As a senior professional, you have undoubtedly worked in several organisations, or held numerous positions in your career. If, at some point, you decide to look for a new professional challenge, you will most likely need to prepare or complete your CV. But where do you start? Is it essential to mention every single working experience? And what is the ideal length of a CV?
Recruiters and employers attach great importance to a short and concise CV in order to quickly form a picture of you. Robert Walters provides 4 tips to help you highlight your extensive experience on your CV.
Also make sure that you do not come across as too highly qualified. You will undoubtedly be proud of all the qualifications you have obtained, but this can put some employers off: it may mean that you will cost too much, or that you may not feel challenged enough for the job in question.
Even though you have built up a wealth of experience in different roles, the golden rule of a good CV is to be clear and concise. Indeed, regardless of the number of positions you have held, it is advisable to limit your CV to a maximum of one or two pages.
First, it is advisable to sort and synthesise your experiences according to the position for which you wish to apply. If you have held several positions, it is recommended to limit yourself to the most recent and the most relevant ones. Temporary or less relevant positions at the beginning of your career can be omitted or mentioned very briefly, without providing a detailed list of all the tasks you have carried out in these jobs.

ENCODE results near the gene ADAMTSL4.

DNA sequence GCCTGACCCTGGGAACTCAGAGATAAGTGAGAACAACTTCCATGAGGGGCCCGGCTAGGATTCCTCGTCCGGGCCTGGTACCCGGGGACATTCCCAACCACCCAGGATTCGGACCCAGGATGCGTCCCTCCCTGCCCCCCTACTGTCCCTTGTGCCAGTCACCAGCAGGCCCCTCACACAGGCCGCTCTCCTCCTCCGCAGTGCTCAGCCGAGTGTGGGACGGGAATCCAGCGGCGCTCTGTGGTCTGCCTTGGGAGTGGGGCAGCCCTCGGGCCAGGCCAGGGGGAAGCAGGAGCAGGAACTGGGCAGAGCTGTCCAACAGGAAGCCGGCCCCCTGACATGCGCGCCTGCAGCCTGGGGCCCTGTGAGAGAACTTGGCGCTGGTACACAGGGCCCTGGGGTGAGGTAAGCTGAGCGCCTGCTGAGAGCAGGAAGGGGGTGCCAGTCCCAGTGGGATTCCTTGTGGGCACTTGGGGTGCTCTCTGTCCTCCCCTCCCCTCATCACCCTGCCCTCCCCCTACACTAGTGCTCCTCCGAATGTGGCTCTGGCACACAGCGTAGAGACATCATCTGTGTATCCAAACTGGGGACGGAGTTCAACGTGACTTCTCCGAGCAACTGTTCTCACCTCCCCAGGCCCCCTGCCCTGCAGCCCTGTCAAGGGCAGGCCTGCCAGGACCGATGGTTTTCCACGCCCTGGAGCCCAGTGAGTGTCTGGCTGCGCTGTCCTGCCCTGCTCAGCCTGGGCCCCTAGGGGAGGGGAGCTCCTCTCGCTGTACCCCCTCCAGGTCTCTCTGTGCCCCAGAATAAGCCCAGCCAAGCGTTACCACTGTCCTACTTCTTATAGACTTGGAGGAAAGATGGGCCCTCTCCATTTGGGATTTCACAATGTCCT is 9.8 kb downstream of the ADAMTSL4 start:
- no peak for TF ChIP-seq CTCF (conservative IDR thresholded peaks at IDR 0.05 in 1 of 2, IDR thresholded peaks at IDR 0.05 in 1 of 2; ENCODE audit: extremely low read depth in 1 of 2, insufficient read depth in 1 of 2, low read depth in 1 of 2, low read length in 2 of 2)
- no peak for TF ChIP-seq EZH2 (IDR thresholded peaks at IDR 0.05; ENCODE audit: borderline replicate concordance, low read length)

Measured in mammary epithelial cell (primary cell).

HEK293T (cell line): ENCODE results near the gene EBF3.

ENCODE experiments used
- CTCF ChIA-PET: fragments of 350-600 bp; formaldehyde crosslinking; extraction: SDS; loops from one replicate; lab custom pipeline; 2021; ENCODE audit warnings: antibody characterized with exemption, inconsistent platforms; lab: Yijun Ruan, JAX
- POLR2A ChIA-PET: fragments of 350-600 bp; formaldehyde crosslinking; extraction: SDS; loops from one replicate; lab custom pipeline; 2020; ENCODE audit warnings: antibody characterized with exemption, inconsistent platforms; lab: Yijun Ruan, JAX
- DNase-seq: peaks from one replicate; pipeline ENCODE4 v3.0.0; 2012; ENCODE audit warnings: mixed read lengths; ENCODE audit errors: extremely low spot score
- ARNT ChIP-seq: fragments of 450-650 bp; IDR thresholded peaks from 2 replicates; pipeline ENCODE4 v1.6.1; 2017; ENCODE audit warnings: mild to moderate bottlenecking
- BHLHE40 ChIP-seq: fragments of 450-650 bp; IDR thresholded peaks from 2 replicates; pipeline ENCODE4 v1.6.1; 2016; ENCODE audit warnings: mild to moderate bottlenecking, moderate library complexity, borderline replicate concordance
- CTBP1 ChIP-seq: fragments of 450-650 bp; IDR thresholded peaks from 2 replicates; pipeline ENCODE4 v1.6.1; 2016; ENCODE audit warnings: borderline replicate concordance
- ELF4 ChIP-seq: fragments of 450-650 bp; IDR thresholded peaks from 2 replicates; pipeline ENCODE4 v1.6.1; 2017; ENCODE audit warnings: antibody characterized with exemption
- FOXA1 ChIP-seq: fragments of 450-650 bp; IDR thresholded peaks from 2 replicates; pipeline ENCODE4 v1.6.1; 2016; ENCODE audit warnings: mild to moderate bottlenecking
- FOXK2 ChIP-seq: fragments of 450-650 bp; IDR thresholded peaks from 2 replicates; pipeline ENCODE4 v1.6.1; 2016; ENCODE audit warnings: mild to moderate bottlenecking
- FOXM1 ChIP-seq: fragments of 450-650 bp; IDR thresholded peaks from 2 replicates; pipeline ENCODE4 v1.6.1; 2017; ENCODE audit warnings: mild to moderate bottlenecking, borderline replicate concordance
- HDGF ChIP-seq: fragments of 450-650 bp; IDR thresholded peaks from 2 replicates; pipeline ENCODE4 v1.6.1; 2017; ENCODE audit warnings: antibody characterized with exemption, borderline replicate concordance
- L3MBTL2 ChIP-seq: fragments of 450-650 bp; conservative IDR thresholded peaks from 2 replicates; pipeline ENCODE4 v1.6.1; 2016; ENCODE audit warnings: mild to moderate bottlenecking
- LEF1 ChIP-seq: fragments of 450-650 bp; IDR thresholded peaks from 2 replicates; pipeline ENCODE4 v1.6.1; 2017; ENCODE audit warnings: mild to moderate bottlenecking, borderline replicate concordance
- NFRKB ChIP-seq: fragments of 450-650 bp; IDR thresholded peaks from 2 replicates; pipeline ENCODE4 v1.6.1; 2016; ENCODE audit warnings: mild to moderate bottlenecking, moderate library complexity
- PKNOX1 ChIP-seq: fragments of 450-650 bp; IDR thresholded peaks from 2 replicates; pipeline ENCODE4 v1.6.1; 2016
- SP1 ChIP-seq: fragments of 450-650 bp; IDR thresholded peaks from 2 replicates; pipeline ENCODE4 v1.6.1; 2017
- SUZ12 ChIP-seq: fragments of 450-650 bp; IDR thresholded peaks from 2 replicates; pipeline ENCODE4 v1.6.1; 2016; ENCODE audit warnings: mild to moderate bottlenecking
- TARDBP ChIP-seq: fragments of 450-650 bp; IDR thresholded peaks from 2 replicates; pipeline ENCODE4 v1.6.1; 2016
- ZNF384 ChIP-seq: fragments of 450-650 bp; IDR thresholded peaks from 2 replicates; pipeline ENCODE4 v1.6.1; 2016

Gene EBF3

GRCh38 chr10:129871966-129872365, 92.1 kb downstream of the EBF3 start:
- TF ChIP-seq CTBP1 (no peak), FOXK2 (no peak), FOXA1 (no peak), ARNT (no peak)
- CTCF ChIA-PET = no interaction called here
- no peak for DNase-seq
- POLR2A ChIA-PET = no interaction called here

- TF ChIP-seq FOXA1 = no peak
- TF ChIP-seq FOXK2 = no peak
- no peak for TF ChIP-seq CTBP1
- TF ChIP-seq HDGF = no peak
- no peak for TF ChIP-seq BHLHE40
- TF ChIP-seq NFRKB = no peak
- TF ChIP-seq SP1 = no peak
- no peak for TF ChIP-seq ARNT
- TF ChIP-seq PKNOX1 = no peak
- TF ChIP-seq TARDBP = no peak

Make sure you pay extra attention to how you formulate degrees and qualifications. For example, a certain degree today does not necessarily have the same name as it did 10 or 20 years ago. The same applies to job titles that have been modernised over the years. When searching for the ideal candidate, recruiters often look for job titles in a CV: if you do not mention commonly used job titles on your CV, your profile will unfortunately appear less often in the search results.
Another way to keep your CV concise is to sort the information by competency instead of chronology. This will enable you to group certain elements, which reduces the amount of information considerably. To make these skills relevant, you can illustrate them with actual achievements: an special project, a remarkable result, achieved objectives, ... By doing so, you avoid describing only your daily tasks and limit yourself to those tasks that will have the greatest impact on recruiters reviewing your CV.
Over the years, you will undoubtedly have followed additional training, either in the workplace or in your spare time. Positions evolve so fast that it is important your CV displays you are aware of the latest technologies and trends on the market. Mentioning these extra training courses on your CV shows that you are open to change and have the adaptability that is essential today.
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